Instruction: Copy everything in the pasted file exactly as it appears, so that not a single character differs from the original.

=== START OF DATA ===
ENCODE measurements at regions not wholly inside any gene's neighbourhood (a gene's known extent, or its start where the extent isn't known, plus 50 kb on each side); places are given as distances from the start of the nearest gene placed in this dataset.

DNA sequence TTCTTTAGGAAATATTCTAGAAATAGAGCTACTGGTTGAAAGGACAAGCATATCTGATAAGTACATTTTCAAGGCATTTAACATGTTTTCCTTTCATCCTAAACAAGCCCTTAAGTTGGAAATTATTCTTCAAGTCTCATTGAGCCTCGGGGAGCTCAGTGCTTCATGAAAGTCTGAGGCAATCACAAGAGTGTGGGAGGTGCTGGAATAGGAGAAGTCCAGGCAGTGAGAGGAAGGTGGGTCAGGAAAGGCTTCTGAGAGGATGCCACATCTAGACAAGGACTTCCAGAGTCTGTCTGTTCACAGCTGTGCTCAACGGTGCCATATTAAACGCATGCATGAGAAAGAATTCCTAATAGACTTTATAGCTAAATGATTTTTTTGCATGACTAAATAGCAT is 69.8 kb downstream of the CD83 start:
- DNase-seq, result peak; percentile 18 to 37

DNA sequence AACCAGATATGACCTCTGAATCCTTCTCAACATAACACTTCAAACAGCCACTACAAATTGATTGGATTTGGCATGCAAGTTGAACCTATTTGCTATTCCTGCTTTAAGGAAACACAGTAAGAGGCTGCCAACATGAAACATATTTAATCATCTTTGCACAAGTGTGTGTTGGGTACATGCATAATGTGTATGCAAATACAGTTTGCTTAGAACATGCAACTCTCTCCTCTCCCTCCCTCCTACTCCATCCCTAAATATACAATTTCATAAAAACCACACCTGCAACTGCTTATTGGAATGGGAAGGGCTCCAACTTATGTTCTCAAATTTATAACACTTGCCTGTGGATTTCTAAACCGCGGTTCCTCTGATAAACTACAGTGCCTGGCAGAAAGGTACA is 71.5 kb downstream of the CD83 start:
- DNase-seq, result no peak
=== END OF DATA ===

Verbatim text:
ENCODE measurements at regions not wholly inside any gene's neighbourhood (a gene's known extent, or its start where the extent isn't known, plus 50 kb on each side); places are given as distances from the start of the nearest gene placed in this dataset.

DNA sequence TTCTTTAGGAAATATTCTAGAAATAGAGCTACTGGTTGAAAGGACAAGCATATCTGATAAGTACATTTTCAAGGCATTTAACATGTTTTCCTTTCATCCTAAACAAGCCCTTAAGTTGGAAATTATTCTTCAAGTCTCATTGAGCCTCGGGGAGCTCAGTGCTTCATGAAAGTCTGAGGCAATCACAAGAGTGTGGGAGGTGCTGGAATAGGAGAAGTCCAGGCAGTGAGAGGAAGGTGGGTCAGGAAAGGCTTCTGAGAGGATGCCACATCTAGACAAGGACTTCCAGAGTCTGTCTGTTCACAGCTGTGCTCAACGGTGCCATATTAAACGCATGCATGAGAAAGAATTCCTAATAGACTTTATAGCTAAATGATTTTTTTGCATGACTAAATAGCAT is 69.8 kb downstream of the CD83 start:
- DNase-seq, result peak; percentile 18 to 37

DNA sequence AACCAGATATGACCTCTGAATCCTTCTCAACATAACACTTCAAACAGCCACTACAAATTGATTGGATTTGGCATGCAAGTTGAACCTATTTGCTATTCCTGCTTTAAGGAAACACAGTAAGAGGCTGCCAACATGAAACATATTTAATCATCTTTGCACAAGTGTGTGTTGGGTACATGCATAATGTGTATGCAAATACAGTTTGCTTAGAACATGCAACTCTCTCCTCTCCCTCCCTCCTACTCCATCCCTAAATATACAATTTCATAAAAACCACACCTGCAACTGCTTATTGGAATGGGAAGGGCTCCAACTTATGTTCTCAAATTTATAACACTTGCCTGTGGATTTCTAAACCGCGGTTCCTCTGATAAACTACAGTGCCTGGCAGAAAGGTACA is 71.5 kb downstream of the CD83 start:
- DNase-seq, result no peak